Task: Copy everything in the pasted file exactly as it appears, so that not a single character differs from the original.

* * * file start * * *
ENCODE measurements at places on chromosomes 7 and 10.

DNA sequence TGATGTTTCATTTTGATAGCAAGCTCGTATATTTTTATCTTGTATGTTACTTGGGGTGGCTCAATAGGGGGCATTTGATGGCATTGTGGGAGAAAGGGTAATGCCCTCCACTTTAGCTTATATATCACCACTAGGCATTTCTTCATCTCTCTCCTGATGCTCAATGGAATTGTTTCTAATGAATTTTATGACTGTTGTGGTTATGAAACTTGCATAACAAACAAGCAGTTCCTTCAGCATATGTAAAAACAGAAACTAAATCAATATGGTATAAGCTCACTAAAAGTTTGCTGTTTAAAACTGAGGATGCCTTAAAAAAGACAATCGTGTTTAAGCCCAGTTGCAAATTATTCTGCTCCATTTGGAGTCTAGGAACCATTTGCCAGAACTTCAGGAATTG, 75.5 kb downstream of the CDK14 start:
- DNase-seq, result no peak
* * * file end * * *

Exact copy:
ENCODE measurements at places on chromosomes 7 and 10.

DNA sequence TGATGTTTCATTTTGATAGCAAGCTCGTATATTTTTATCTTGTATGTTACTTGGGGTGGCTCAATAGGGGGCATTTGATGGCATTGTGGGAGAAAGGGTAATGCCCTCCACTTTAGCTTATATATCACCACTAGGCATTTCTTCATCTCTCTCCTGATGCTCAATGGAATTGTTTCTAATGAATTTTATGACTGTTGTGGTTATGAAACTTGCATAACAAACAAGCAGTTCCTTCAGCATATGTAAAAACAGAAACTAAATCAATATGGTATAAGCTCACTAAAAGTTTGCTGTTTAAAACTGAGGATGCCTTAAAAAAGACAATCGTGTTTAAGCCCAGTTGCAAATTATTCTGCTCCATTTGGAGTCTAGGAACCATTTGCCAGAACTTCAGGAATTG, 75.5 kb downstream of the CDK14 start:
- DNase-seq, result no peak